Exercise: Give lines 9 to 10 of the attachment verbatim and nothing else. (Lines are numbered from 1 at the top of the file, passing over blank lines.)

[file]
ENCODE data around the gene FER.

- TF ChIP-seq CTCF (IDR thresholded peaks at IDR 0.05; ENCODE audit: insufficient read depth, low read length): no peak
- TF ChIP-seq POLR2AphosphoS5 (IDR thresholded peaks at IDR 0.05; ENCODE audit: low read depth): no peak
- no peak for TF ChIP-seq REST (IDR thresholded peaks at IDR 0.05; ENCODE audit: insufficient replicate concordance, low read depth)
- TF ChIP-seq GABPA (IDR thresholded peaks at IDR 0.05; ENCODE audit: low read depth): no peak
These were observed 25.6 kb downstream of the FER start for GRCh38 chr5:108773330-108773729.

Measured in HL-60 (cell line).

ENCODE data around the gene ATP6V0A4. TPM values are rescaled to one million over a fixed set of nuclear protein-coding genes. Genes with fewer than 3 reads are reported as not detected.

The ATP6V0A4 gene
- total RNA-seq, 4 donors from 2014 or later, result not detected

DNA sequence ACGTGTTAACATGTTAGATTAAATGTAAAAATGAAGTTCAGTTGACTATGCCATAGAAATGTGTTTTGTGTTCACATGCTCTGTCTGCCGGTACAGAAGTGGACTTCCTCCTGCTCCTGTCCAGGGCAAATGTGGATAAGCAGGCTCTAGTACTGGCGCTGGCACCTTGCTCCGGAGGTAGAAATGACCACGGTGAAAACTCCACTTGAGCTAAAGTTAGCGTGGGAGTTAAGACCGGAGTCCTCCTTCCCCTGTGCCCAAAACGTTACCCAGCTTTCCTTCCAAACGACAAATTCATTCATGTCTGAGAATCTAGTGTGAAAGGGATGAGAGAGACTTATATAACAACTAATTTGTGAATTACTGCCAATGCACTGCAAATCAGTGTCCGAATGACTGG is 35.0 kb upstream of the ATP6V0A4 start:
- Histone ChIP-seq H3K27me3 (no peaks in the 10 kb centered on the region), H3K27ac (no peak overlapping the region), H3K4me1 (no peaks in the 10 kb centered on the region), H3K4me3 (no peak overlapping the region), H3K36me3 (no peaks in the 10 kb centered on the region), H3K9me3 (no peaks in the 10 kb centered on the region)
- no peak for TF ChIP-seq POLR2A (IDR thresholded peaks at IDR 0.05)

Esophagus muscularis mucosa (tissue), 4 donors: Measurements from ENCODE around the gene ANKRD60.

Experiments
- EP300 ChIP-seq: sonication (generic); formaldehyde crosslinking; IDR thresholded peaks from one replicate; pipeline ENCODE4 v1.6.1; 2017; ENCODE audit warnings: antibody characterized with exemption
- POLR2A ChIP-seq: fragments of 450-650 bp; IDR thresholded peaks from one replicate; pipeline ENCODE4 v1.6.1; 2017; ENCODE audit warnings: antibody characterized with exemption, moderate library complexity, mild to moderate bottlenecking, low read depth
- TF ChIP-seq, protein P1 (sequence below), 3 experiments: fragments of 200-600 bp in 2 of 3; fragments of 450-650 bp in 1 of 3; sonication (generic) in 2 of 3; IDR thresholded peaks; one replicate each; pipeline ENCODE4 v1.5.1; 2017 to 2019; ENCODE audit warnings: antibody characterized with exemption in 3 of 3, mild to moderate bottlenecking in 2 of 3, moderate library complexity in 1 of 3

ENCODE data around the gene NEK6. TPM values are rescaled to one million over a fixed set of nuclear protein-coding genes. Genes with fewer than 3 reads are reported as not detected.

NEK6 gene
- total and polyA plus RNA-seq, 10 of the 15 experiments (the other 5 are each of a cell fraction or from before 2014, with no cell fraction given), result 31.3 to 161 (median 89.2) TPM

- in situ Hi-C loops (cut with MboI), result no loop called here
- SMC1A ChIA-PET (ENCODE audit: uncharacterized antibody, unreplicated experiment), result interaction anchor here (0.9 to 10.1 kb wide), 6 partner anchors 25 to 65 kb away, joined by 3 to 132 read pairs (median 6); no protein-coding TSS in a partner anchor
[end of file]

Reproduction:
The ATP6V0A4 gene
- total RNA-seq, 4 donors from 2014 or later, result not detected